Wednesday, April 05, 2006

Time management for dummies

In an ideal world, I start my day with a plan. I make a little to-do list with the tasks I'd like to accomplish. I mentally map out certain times for certain tasks: "I have a half-hour block between these two meetings, so I'll review the new research results. This afternoon, I have two hours, so I'll do class prep." And so on. Sometimes, I actually stick to my schedule.

And then, there are days like today, when the unexpected "crisis" arises in the middle of the day. Sometimes it's a student (or a wave of students) who are really, really stuck on an assignment, and require an intervention in the lab. Sometimes it's an urgent task with an overdue deadline that must must must be done TODAY. Sometimes, like today, it's a large and ugly research-related snafu that must be resolved immediately.

Today's unscheduled crisis took a good three hours out of my afternoon. It cut into my workout time and my class prep time, among other things. In these circumstances, something should give. But class prep is necessary, particularly since I'm teaching a new-to-me topic. And I haven't worked out in a couple of days, and the crisis of the afternoon had me completely keyed up, so working out was necessary. So what ended up giving, in this case, is sleep and a decent dinner (although I could have done much worse than microwave popcorn and a handful of dates). I'm still up, still working, still have about an hour left of work to do, the residual effects of making up the class prep time this afternoon and doing the work I originally planned on tonight.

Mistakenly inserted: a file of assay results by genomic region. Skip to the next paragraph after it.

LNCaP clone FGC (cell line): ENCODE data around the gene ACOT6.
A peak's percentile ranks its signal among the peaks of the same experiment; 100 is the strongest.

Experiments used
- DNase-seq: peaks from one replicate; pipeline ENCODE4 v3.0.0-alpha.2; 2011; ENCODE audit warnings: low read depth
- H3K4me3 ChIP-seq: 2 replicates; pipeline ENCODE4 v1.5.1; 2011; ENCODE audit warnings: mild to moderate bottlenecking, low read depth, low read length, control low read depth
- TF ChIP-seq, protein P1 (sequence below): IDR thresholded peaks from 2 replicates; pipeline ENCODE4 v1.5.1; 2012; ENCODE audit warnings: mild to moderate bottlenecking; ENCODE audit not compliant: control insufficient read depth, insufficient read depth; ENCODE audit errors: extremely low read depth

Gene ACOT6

I'm a bit of a control freak, so when things don't go according to plan I get frustrated. I do take things in stride much better now than I used to---the old Jane would have had a complete meltdown this afternoon when the crisis hit, but I held it together fairly well, even keeping the cursing to a minimum. Now, though, as the hour gets later and the weariness creeps in, I find that the frustration I held at bay earlier is coming back---the frustration at a "perfectly-planned" day gone awry.


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